to evaporate with the latest influx
of profit-making investments.

Sorry, folks. Foundation funding to test poor students still leaves them poor, and still leaves teachers struggling to help them with not enough resources. Not to mention that standardized tests are incapable of measuring some of the most important elements of a good education.

If you want student improvement, you have to be talking about at least one generation down the line. If you want change, the newest students have to arrive in school after a good night’s sleep and a nutritious breakfast, and wearing decent clothing. And good preparation would have started long before the first day of school.

In fact, school success starts with sex ed in the previous generation. It is absolutely essential that every child learn about human reproduction and understand the responsibilities and dangers inherent in sex. When a young woman becomes pregnant, it is often because of ignorance, and she is also likely to be ignorant about the grave dangers to her child from alcohol, smoking, and drugs. When she does know these things, she is far less likely to become a teenage mother in the first place, and when she eventually does become pregnant, her child stands a far better chance of doing well in school, and thus in life. There is an endless progression of the young, and each new kid needs to learn these things.

We are failing because
we fail to understand
that nobody can survive
on $7.25 an hour.

However, delivery of a normal weight infant with no developmental injuries is only the first step. It’s important, but what happens after that is only minimally under the control of the new parents if they can’t earn a decent living. Absent a Living Wage, the child is more likely to be undernourished, and to have difficulty learning.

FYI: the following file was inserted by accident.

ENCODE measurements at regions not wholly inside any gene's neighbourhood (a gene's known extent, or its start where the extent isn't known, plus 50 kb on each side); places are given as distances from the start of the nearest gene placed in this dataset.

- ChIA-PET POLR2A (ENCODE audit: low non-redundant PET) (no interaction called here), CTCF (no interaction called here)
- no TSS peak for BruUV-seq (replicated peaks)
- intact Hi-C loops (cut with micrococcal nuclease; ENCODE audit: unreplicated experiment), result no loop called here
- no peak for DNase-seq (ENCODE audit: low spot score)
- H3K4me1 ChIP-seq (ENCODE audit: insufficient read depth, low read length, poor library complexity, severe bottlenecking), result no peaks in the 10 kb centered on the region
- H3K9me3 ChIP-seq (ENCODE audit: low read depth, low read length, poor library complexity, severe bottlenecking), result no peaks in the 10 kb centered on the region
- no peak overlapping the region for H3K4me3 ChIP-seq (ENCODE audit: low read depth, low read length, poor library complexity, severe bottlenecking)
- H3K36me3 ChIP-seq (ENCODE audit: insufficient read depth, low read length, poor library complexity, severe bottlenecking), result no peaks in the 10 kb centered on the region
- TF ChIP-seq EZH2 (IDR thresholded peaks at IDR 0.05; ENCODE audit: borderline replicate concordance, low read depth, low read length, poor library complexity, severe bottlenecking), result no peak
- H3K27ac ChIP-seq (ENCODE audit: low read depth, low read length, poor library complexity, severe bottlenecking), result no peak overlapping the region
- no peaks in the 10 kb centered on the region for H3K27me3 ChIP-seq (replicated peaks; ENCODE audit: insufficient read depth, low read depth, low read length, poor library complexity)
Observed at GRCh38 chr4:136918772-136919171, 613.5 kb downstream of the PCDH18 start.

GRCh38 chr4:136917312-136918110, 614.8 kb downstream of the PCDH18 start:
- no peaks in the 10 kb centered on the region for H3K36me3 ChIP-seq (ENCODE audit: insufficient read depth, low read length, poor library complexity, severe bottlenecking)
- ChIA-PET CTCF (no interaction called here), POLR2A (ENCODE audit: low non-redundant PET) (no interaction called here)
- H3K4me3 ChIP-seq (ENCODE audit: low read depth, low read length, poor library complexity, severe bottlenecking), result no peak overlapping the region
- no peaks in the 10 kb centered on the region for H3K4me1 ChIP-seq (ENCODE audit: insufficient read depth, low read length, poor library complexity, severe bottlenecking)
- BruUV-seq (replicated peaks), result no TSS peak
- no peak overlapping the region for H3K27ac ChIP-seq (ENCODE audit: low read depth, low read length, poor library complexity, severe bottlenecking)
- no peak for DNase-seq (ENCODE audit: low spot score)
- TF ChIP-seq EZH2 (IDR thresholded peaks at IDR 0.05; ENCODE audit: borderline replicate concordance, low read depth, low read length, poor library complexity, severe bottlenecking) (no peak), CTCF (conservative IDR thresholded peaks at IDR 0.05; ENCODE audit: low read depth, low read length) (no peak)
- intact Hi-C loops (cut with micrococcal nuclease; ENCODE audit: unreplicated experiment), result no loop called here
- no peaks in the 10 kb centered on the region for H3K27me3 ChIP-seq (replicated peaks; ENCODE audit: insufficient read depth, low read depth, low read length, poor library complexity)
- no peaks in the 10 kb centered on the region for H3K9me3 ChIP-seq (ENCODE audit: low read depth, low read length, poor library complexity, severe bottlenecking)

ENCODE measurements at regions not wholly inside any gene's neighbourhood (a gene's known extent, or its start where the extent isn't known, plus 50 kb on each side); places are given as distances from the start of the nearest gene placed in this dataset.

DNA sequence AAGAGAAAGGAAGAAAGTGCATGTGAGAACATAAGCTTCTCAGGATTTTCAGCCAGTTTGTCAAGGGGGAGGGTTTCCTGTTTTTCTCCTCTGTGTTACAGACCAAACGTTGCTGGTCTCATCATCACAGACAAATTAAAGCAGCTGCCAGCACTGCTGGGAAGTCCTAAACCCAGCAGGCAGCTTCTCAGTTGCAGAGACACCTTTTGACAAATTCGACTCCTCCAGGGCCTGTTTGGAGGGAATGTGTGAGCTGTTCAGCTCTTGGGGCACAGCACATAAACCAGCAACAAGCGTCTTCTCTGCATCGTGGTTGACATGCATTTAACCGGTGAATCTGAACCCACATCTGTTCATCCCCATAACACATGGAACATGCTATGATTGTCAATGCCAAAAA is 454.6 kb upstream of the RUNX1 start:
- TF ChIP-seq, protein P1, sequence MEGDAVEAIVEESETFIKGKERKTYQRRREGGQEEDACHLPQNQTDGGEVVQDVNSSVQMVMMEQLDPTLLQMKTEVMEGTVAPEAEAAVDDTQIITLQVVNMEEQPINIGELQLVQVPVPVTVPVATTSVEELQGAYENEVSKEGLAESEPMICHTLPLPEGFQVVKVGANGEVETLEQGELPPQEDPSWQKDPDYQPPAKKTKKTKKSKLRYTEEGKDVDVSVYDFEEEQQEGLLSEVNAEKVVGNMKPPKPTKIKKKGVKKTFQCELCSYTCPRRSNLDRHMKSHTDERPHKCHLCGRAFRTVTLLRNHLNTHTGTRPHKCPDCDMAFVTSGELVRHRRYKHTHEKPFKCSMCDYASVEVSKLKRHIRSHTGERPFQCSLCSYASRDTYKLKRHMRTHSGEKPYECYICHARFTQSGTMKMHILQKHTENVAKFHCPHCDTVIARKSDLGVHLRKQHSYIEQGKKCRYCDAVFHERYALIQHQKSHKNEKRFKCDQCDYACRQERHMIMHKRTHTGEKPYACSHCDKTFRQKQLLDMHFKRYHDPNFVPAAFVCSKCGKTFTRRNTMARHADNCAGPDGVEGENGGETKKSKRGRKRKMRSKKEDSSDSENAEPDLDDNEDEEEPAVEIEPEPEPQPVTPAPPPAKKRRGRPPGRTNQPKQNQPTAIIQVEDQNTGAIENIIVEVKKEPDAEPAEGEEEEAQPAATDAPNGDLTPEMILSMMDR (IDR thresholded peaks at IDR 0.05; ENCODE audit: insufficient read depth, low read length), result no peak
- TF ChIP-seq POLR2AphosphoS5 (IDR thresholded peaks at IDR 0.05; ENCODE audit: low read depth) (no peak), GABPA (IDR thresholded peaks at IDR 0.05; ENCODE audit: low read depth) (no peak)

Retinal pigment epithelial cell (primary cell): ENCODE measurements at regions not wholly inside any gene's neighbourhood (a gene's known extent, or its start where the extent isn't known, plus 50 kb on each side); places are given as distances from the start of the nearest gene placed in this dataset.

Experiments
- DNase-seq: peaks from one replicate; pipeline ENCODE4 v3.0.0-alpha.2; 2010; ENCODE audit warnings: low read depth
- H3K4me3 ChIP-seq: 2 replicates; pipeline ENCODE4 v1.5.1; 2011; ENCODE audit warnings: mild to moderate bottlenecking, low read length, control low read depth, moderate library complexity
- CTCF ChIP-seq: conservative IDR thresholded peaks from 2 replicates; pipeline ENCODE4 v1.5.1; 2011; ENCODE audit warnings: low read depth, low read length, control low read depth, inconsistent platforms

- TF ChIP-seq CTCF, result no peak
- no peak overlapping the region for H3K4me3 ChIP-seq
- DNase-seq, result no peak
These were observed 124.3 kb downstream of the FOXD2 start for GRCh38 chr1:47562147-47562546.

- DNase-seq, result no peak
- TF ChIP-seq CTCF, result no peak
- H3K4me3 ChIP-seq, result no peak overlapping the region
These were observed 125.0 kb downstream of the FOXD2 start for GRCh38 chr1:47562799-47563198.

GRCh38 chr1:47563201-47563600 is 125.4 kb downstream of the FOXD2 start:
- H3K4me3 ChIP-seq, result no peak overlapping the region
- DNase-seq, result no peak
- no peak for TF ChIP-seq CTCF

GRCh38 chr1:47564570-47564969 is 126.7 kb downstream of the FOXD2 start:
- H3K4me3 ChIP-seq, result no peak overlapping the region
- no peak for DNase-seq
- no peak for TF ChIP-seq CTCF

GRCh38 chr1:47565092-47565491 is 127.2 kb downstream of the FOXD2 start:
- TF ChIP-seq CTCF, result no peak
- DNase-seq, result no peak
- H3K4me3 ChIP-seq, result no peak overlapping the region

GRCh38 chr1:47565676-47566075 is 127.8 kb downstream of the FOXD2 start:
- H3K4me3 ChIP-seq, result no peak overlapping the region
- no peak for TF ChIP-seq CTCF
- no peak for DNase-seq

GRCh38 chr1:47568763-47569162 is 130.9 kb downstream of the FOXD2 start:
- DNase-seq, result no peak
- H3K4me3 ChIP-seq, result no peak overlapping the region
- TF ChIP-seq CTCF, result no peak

Much of the rest depends on us, and we are failing because somehow we don’t understand that nobody can survive on $7.25 an hour, which will not pay the rent in any city in the country, let alone provide other necessities of life, like food, shelter, clothing, and health care. We endlessly debate whether we should do anything about minimum wage, which is rather like standing around and debating whether we should administer CPR to the unconscious kid we pulled out of the pool.

Yeah, but what about the lousy teachers? There are teachers who should be fired forthwith, and the teacher unions exist only to keep them on. Obviously, the unions are preventing progress, and should be ended as well. That’s what testing does.

Except that’s exactly wrong. There have been highly effective teacher evaluation systems functioning for many years. One such program is called PAR. In such systems the unions and administrators work together to identify ineffective teachers, help them improve, or move them out of the system if they can’t. It works well.

I have mentioned only the poor. The middle class counts too, of course, but it is the lowest earners who count most. When the poor can earn a living, the middle class will find itself boosted by the bootstraps of the formerly poor. The students will be OK, and the schools will be too.


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  1. Reblogged this on Citizens, not serfs.